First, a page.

Italy’s plea for aid peaked during 2017 as 75% migrants arriving in Europe landed in Italy. The beginning half of that year Italy took in 94,802 refugees compared to Spain’s 8,156 & Greece’s 11280. Their European neighbours France, Switzerland and Austria had already begun to close its doors towards asylum seekers and abandoned Italy to deal with the humanitarian crisis alone. The city of Ventimiglia was a prime example of the typical life for migrants waiting in Italy to cross borders. From September 2016 – 2017 at least 12 migrants have died attempting to cross the Italian/French border, not counting those that may have died crossing the mountainous area on the French side. A 17 year old from Sudan was one such victim as he drowned in the Roia river and another migrant died after throwing himself into the path of a truck in what is believed to have been suicide. Furthermore, those who are attempting to help the migrant crisis are criminalised by European authorities. French farmer Cédric Herrou was given a suspended €3,000 fine in February 2017 for helping migrants to cross the border and sheltering them in his home in the mountain hamlet of Breil-sur-Roya. The Italians demanded that the EU act stricter on other states which failed to relocate migrants sufficiently. A year on and little has changed, if not worsened. At the beginning of July 2018 EU Members are set to meet and discuss a resolution to Italy’s migrant crisis focusing on the flow of EU migrants, tightening border checks and providing aid to Italy as a priority. The agenda, a year later, remains the same with no solutions in sight. This year however there is a greater resistance towards helping Italy’s migrant problem. The meeting will exclude the Visegrad group, Poland, Czech Republic, Slovakia & Hungary, who are boycotting as they refuse to take on any refugees from Italy or Greece. Additionally, negative attitudes towards migrants are growing strongly in their own respective countries resulting in reluctancy to accept migrants who have initially found refuge in Italy. Whilst making a desperate plea for a more active European participation, Italy still continuously takes on migrants through its ports.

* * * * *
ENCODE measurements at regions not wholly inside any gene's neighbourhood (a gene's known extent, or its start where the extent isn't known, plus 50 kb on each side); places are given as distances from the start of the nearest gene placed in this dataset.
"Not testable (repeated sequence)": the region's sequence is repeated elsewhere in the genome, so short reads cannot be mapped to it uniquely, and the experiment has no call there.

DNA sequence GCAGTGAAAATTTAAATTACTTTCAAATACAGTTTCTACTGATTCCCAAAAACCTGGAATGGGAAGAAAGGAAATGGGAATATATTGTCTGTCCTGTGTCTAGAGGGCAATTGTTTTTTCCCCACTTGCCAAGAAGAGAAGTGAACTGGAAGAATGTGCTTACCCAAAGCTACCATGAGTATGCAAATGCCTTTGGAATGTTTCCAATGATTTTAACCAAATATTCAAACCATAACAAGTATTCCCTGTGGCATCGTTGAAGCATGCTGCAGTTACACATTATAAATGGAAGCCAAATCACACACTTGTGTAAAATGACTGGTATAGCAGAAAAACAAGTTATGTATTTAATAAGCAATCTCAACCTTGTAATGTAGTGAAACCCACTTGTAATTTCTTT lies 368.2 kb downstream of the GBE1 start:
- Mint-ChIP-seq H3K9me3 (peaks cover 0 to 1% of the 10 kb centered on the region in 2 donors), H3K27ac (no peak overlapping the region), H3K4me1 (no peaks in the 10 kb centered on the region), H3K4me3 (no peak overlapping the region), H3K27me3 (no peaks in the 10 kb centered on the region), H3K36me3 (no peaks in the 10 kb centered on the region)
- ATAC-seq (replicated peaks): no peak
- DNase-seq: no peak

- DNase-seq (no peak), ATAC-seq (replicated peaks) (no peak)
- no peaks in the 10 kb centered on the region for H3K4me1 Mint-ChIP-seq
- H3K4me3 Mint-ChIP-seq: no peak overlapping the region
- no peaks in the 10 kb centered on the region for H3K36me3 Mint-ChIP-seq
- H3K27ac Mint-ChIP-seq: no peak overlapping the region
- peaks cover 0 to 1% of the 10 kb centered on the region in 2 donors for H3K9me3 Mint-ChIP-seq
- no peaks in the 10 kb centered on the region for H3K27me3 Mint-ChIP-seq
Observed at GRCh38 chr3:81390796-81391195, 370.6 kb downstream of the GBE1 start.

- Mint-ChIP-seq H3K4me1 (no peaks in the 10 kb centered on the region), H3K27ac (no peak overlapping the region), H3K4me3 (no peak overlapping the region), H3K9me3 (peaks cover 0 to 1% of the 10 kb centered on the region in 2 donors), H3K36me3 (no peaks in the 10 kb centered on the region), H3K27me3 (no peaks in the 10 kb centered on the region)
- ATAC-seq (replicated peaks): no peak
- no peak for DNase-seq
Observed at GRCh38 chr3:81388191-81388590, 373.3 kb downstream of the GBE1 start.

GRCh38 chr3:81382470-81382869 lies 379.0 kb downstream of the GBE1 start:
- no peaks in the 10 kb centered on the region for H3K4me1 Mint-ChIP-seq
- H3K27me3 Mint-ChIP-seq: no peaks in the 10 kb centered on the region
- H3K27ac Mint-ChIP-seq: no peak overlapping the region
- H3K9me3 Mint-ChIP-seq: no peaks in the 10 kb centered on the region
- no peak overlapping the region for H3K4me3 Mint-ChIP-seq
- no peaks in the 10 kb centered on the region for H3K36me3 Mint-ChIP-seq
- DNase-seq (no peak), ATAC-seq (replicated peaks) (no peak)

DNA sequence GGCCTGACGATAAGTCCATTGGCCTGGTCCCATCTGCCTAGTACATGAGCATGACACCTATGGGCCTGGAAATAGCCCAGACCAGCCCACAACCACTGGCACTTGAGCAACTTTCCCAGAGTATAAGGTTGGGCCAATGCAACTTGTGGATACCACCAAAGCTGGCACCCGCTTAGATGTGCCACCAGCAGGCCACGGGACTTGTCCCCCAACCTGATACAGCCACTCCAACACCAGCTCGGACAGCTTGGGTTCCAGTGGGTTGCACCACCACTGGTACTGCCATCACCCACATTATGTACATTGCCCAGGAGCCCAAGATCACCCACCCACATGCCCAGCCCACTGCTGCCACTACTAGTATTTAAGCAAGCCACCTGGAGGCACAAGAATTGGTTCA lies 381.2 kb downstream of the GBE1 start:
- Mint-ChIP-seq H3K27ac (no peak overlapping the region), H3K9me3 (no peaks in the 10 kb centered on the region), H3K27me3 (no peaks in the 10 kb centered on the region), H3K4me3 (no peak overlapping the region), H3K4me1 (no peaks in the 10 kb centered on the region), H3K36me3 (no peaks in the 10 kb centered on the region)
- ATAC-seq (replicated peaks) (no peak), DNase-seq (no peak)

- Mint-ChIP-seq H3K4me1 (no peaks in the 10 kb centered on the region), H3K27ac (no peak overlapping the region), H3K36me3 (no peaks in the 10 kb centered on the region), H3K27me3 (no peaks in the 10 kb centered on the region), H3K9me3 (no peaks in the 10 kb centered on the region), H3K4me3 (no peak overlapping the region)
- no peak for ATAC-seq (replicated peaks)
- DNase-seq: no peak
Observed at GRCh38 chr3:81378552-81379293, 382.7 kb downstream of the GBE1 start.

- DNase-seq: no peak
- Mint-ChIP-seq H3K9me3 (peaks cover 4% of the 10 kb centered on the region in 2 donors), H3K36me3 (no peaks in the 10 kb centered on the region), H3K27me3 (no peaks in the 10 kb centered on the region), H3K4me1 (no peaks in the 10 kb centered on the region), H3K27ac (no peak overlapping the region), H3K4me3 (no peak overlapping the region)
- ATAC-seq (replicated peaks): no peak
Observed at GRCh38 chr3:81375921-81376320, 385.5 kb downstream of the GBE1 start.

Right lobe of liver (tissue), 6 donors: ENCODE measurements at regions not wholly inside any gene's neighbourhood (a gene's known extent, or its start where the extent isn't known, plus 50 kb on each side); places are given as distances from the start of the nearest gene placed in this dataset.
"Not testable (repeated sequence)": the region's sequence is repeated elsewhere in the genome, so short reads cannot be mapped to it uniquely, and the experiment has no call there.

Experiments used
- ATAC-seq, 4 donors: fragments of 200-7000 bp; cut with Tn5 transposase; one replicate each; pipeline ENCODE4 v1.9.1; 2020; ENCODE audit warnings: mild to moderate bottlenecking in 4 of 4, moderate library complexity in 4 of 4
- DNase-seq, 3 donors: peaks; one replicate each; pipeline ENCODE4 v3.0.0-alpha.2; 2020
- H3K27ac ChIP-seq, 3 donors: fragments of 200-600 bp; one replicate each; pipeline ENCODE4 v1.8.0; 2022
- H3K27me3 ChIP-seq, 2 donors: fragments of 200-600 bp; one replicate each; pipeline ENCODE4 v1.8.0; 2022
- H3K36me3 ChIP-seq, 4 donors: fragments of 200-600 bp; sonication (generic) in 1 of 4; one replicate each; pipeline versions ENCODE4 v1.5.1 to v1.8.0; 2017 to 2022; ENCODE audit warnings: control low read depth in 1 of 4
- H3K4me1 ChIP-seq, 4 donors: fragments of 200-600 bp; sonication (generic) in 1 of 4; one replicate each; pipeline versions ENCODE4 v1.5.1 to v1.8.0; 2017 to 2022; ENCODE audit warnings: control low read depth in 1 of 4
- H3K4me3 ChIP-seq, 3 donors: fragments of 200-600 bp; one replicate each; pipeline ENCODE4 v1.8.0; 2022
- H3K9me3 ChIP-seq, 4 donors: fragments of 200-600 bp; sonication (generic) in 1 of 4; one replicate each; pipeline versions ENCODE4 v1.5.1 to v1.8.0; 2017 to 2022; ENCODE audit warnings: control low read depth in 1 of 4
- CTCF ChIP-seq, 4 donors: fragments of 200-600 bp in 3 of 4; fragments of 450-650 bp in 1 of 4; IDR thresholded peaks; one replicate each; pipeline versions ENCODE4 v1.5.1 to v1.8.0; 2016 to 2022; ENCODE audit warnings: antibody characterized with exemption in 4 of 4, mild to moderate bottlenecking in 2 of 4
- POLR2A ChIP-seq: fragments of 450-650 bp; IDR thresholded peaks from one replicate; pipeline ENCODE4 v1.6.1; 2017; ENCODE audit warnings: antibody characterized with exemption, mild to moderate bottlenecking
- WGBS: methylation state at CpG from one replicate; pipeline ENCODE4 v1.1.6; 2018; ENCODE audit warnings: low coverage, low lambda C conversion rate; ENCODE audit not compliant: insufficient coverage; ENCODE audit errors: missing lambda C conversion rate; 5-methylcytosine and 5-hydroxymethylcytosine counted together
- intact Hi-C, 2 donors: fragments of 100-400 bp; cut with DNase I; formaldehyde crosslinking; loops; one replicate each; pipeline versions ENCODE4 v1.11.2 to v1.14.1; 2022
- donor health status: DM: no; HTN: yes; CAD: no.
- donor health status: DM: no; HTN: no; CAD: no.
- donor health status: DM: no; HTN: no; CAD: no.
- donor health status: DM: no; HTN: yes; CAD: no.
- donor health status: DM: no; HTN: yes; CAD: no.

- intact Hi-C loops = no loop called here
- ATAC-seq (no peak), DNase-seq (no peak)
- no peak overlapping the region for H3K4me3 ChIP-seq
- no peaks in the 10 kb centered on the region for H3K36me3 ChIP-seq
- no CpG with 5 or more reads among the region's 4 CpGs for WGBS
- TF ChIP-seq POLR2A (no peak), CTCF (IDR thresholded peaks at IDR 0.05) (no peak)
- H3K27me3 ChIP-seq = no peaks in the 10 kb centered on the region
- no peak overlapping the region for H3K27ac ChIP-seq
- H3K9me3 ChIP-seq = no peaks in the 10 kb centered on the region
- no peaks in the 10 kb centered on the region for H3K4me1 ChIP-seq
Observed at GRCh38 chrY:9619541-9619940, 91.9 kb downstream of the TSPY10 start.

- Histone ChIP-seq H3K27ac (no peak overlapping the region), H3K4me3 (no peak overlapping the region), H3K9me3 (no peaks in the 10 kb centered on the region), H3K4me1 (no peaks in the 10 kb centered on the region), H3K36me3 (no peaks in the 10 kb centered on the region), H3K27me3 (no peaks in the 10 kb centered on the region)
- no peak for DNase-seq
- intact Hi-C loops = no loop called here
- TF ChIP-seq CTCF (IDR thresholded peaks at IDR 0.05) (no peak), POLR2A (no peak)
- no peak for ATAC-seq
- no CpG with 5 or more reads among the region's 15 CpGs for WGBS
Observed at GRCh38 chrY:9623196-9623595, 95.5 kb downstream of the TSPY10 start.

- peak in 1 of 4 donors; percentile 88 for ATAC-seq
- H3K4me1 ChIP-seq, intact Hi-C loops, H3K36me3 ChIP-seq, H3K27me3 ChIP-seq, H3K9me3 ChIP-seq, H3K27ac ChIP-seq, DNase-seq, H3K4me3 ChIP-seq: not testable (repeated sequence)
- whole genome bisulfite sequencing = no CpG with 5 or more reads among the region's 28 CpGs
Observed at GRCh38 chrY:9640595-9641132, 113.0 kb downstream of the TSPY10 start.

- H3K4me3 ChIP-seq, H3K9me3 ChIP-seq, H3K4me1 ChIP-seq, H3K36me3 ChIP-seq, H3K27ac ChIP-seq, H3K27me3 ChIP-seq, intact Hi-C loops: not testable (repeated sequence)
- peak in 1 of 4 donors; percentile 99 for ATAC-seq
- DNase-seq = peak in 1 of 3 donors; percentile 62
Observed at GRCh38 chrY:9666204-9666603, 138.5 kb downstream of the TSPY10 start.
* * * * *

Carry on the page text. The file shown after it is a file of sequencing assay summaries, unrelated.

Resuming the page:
It is not just the initial acceptance of migrant ships into the country which is the main cause of concern. The real crux of the issue lies in the situation which comes after. Italy lacks a sufficient infrastructure and real economic stability that can withstand the influx of migrants. Without a working policy, migrants are unable to acquire sufficient documents to either travel to another country within Europe, maintain work or build a life. The Italian system has failed to provide any sort of social inclusion as migrants are not granted residential permits or access to public services. Approximately 200,000 migrants now live in asylum shelters however they are forced to depart once asylum is granted without further housing or aid. Of those who receive emergency accommodation, according to a report by Médecins Sans Frontières, 10,000 are currently living in inhuman conditions. Often at the end of the of the asylum process many migrants are left homeless, seeking illegal settlement in abandoned buildings and factories. The Olympic Village which housed 300 winter Olympic competitors in 2006 now acts as one of Europe’s largest squats, sheltering over 1,000 migrants, from 28 different African countries. Another 1,000 live in the Palazzo Selam, which used to be a university building. Both these overcrowded large refugee ghettos display the lack of support that Italian authorities are able to provide. In addition to this, the crackdown on squatters in the past few years is creating a dire situation. In August 2017, 800 refugees who were squatting in abandoned office buildings were evicted after living there for 4 years, leaving them abandoned on the streets. Instead of focusing on a long-term policy to manage the migration of refugees, we have begun to witness a steady process of criminalization. Italy also lack the economic stability to provide an infrastructure or lay a foundation which migrants can rely on. Angela Merkle’s open door policy has let more than a million refugees enter Germany from 2015 – 2016. However, it must be noted that Germanys infrastructure and economic situation is far more resilient than Italy’s. Refugee status in Germany grants them access to the country’s welfare system. In comparing the two countries we can see that Italy’s migrant budget last year was €4.3billion whereas Germany spent €13.6 billion. Despite being the world’s 9th biggest economy, Italy suffers from economic stagnation due to high public debt, rise in unemployment and a weak banking sector. Political instability hinders the country’s ability to implement any political or economic reforms. The geographic position of the Italian coast cannot be changed and will remain the safest location for migrants risking their lives crossing the sea. Whilst it is not humane to use 630 lives as a bargaining chip or a political statement, the issue will remain unless the EU reach a deal that satisfy the Italian Government.